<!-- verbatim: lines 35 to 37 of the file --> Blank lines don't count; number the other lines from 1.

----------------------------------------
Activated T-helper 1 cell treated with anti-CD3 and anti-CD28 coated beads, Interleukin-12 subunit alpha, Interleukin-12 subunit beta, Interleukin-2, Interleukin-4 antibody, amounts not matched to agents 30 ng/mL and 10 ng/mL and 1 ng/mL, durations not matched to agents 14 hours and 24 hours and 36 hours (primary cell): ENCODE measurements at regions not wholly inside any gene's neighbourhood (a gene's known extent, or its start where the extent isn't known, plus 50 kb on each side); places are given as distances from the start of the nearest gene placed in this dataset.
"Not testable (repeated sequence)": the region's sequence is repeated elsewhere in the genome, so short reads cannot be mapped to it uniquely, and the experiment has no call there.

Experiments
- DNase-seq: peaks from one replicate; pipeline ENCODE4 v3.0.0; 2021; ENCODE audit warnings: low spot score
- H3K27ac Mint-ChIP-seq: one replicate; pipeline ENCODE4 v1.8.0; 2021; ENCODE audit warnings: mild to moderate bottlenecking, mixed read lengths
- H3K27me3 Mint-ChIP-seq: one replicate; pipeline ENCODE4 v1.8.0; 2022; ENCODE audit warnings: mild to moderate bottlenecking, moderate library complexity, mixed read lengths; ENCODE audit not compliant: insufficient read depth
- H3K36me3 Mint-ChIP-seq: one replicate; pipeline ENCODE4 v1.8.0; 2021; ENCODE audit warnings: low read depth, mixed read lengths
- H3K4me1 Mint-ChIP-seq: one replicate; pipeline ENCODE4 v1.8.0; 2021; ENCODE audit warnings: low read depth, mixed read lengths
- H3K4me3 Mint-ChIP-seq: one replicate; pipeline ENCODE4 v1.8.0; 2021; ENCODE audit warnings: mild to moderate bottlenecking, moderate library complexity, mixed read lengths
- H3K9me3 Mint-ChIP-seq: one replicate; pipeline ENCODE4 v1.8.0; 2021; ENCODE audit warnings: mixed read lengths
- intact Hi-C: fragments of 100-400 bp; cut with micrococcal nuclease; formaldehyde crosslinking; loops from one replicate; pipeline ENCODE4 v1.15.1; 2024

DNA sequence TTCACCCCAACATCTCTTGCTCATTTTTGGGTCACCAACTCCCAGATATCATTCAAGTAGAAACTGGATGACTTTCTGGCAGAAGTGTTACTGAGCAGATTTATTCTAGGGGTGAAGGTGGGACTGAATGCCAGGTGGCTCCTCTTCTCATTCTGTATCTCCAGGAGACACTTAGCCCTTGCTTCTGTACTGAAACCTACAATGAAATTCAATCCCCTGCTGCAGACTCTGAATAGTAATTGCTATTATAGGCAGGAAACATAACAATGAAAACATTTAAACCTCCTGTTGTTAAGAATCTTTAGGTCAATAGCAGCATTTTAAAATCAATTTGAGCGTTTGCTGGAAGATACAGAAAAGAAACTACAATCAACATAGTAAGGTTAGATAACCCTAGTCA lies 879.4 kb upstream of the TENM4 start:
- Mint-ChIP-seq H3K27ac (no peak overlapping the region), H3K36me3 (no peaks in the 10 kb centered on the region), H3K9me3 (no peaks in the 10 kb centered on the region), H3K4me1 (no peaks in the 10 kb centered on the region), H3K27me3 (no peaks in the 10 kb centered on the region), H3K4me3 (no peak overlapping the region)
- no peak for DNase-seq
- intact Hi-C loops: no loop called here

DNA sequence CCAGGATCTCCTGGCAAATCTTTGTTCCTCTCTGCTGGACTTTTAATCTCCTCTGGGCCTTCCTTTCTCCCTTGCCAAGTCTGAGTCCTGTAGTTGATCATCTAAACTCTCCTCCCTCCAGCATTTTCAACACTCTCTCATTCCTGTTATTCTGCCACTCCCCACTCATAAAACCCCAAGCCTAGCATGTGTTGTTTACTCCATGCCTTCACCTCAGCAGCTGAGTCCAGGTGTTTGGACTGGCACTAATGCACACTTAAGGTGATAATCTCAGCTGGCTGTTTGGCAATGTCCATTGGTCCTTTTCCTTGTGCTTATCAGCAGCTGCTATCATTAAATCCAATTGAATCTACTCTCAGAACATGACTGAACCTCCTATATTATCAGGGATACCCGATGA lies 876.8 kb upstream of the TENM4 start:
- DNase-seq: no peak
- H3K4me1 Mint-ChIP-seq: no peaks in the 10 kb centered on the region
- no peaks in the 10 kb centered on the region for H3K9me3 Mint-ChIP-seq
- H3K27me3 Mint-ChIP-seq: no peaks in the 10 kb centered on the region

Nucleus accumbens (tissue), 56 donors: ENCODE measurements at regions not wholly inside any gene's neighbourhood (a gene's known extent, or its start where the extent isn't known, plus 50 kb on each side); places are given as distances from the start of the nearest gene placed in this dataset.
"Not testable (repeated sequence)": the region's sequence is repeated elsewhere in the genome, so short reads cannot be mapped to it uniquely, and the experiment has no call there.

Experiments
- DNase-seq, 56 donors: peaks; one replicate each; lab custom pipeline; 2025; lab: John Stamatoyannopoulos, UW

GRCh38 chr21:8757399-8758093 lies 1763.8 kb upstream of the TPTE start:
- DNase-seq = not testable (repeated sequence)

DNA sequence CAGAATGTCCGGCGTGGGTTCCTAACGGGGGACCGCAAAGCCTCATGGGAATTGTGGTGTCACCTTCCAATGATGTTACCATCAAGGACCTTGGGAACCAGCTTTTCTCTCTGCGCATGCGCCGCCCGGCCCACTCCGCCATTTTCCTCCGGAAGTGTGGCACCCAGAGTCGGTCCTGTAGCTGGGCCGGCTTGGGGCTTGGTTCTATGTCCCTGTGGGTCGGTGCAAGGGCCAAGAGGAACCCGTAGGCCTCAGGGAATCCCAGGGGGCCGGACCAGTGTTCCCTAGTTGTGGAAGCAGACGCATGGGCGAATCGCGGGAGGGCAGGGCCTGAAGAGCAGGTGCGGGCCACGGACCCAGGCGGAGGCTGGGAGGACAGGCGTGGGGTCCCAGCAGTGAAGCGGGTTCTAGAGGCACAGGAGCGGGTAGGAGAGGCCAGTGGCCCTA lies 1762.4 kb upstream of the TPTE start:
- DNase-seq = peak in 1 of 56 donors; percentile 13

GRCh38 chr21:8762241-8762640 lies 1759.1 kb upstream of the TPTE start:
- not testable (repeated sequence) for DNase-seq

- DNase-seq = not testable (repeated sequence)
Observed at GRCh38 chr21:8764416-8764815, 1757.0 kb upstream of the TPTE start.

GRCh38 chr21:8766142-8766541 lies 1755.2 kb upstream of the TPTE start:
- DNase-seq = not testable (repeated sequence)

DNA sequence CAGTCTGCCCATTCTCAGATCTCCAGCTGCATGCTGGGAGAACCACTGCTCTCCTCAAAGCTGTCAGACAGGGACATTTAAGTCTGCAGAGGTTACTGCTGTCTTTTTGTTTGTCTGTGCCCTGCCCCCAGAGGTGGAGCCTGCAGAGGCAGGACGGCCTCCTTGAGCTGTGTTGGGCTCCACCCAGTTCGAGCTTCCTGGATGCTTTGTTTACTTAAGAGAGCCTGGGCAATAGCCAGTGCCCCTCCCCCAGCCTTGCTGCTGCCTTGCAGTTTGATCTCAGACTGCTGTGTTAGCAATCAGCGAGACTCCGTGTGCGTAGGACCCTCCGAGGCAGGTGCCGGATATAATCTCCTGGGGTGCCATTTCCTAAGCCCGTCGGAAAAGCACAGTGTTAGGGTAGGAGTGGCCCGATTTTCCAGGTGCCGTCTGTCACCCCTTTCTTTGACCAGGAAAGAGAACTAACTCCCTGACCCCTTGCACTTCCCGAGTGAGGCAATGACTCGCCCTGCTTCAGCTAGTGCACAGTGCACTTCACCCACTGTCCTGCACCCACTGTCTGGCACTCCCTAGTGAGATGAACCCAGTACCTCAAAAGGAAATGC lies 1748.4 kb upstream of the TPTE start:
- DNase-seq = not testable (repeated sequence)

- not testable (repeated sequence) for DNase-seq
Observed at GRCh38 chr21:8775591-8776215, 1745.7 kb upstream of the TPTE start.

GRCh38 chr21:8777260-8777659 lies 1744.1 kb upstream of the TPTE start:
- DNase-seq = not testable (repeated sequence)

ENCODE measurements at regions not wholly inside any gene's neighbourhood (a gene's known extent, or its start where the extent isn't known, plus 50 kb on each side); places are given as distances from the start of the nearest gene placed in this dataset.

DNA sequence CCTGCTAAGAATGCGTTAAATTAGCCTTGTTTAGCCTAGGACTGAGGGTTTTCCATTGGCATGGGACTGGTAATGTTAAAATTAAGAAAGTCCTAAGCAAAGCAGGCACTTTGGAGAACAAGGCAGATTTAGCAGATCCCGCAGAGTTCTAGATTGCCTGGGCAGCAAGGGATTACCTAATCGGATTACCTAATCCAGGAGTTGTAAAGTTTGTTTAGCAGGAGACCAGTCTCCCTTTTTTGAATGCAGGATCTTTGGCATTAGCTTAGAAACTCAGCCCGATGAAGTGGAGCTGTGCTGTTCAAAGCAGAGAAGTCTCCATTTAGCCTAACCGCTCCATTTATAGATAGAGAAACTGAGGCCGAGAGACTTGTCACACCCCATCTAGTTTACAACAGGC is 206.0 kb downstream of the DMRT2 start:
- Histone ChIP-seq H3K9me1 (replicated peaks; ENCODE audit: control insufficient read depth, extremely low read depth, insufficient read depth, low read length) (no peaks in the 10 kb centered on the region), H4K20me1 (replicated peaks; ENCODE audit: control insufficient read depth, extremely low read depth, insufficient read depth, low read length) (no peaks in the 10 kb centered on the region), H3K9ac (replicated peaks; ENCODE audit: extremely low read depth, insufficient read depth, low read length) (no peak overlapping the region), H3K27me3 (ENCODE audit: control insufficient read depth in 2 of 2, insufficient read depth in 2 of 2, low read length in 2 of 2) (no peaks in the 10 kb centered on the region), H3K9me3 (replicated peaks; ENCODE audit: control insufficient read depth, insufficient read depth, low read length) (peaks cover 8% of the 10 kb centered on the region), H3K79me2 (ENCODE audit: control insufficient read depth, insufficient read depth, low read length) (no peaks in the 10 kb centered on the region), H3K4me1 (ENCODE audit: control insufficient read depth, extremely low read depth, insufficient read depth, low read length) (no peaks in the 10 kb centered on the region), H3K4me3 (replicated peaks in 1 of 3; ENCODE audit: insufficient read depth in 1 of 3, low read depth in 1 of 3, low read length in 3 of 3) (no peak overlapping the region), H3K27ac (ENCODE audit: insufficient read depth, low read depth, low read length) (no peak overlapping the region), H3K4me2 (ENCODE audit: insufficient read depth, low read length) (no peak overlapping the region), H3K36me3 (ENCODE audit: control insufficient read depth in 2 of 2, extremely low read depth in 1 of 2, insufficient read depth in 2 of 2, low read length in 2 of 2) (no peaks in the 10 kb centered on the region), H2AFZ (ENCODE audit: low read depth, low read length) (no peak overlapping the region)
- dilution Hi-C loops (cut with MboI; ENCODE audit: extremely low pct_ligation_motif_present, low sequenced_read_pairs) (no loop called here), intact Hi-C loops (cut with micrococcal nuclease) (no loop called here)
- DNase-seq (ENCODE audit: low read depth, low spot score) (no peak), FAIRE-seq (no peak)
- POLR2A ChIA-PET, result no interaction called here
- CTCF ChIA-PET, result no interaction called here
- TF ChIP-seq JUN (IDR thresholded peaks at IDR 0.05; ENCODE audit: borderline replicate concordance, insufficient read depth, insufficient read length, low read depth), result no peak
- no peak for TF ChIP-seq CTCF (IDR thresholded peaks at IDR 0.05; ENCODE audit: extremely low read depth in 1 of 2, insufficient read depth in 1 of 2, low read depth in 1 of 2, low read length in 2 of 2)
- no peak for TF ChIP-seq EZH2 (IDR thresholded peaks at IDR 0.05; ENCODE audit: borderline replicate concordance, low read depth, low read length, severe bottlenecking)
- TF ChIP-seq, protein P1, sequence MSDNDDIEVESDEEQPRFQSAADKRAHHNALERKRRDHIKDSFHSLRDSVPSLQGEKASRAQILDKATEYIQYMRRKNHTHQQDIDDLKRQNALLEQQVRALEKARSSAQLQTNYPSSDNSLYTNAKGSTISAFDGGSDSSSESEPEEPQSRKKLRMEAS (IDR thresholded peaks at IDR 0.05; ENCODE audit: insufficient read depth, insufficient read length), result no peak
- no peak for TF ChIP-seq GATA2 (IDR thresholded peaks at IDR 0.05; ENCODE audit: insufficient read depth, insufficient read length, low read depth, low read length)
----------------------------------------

DNA sequence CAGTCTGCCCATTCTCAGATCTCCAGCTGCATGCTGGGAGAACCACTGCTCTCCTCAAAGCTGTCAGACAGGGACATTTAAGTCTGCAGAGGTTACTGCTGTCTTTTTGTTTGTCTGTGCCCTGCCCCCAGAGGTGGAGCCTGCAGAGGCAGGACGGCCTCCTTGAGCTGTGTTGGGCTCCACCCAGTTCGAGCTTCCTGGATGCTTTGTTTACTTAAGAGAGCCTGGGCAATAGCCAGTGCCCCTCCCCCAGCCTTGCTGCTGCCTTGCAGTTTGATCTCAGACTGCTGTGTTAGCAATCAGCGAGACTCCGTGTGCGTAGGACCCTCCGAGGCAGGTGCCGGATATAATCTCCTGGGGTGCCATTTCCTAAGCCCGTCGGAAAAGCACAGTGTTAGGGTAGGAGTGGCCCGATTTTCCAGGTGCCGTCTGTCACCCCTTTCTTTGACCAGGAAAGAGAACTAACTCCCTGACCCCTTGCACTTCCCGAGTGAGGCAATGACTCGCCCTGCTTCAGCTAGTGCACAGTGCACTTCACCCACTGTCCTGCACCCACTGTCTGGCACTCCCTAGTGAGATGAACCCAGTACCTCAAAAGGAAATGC lies 1748.4 kb upstream of the TPTE start:
- DNase-seq = not testable (repeated sequence)

- not testable (repeated sequence) for DNase-seq